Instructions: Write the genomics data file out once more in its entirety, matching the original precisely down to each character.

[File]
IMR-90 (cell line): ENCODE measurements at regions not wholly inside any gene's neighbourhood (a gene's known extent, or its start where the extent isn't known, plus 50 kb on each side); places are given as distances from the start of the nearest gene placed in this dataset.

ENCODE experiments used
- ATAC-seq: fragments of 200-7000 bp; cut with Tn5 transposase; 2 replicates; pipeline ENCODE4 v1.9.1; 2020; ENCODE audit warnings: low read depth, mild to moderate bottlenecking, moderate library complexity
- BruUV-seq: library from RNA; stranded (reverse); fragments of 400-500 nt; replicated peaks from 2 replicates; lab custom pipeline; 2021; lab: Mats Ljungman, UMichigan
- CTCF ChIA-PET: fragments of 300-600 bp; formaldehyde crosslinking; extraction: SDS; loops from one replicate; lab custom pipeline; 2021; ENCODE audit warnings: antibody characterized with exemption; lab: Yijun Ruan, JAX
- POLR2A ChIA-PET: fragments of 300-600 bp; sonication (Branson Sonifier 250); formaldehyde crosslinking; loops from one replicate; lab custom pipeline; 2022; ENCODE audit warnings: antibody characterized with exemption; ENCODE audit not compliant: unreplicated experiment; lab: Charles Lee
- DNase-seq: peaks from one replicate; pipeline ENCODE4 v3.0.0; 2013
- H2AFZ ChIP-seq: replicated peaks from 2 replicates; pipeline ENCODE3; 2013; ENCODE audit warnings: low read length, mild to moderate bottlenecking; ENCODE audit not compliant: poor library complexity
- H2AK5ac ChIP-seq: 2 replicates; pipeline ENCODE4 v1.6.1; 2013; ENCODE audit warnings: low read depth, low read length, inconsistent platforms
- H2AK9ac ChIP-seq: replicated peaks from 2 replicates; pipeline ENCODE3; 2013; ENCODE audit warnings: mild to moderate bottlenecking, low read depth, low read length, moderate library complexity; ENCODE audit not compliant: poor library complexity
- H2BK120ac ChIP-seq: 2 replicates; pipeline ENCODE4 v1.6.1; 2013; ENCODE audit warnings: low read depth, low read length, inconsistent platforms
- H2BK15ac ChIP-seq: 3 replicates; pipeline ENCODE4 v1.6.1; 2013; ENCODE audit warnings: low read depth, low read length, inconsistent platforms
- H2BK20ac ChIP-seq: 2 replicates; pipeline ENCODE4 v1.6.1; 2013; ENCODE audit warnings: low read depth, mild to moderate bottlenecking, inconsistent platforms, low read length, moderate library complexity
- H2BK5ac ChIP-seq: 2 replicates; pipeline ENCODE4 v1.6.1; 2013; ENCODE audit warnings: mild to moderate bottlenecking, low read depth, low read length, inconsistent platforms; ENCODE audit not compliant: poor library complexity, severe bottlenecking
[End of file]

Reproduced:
IMR-90 (cell line): ENCODE measurements at regions not wholly inside any gene's neighbourhood (a gene's known extent, or its start where the extent isn't known, plus 50 kb on each side); places are given as distances from the start of the nearest gene placed in this dataset.

ENCODE experiments used
- ATAC-seq: fragments of 200-7000 bp; cut with Tn5 transposase; 2 replicates; pipeline ENCODE4 v1.9.1; 2020; ENCODE audit warnings: low read depth, mild to moderate bottlenecking, moderate library complexity
- BruUV-seq: library from RNA; stranded (reverse); fragments of 400-500 nt; replicated peaks from 2 replicates; lab custom pipeline; 2021; lab: Mats Ljungman, UMichigan
- CTCF ChIA-PET: fragments of 300-600 bp; formaldehyde crosslinking; extraction: SDS; loops from one replicate; lab custom pipeline; 2021; ENCODE audit warnings: antibody characterized with exemption; lab: Yijun Ruan, JAX
- POLR2A ChIA-PET: fragments of 300-600 bp; sonication (Branson Sonifier 250); formaldehyde crosslinking; loops from one replicate; lab custom pipeline; 2022; ENCODE audit warnings: antibody characterized with exemption; ENCODE audit not compliant: unreplicated experiment; lab: Charles Lee
- DNase-seq: peaks from one replicate; pipeline ENCODE4 v3.0.0; 2013
- H2AFZ ChIP-seq: replicated peaks from 2 replicates; pipeline ENCODE3; 2013; ENCODE audit warnings: low read length, mild to moderate bottlenecking; ENCODE audit not compliant: poor library complexity
- H2AK5ac ChIP-seq: 2 replicates; pipeline ENCODE4 v1.6.1; 2013; ENCODE audit warnings: low read depth, low read length, inconsistent platforms
- H2AK9ac ChIP-seq: replicated peaks from 2 replicates; pipeline ENCODE3; 2013; ENCODE audit warnings: mild to moderate bottlenecking, low read depth, low read length, moderate library complexity; ENCODE audit not compliant: poor library complexity
- H2BK120ac ChIP-seq: 2 replicates; pipeline ENCODE4 v1.6.1; 2013; ENCODE audit warnings: low read depth, low read length, inconsistent platforms
- H2BK15ac ChIP-seq: 3 replicates; pipeline ENCODE4 v1.6.1; 2013; ENCODE audit warnings: low read depth, low read length, inconsistent platforms
- H2BK20ac ChIP-seq: 2 replicates; pipeline ENCODE4 v1.6.1; 2013; ENCODE audit warnings: low read depth, mild to moderate bottlenecking, inconsistent platforms, low read length, moderate library complexity
- H2BK5ac ChIP-seq: 2 replicates; pipeline ENCODE4 v1.6.1; 2013; ENCODE audit warnings: mild to moderate bottlenecking, low read depth, low read length, inconsistent platforms; ENCODE audit not compliant: poor library complexity, severe bottlenecking